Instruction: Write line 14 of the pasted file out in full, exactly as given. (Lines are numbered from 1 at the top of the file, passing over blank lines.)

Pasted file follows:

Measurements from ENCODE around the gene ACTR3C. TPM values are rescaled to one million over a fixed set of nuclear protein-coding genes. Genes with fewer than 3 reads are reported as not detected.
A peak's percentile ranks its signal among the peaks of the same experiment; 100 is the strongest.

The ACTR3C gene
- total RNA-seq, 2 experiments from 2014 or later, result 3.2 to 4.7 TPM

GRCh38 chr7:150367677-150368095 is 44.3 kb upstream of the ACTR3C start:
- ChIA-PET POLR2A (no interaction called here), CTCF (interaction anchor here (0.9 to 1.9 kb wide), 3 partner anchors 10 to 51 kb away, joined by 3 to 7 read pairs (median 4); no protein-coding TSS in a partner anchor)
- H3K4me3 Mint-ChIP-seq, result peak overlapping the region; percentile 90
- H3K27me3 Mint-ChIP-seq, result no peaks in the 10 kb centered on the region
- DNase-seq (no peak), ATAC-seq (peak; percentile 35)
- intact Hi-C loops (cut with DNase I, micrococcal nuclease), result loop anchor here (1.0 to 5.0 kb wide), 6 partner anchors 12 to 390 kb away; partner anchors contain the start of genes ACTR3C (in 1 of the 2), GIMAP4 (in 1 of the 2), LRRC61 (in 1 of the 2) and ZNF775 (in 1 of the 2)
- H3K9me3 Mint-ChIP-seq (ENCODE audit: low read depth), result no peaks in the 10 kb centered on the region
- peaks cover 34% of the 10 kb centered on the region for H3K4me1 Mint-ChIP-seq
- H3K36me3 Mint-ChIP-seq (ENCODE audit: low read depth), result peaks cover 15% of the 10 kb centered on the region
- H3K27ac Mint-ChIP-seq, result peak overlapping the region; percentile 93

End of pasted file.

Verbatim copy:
- H3K27ac Mint-ChIP-seq, result peak overlapping the region; percentile 93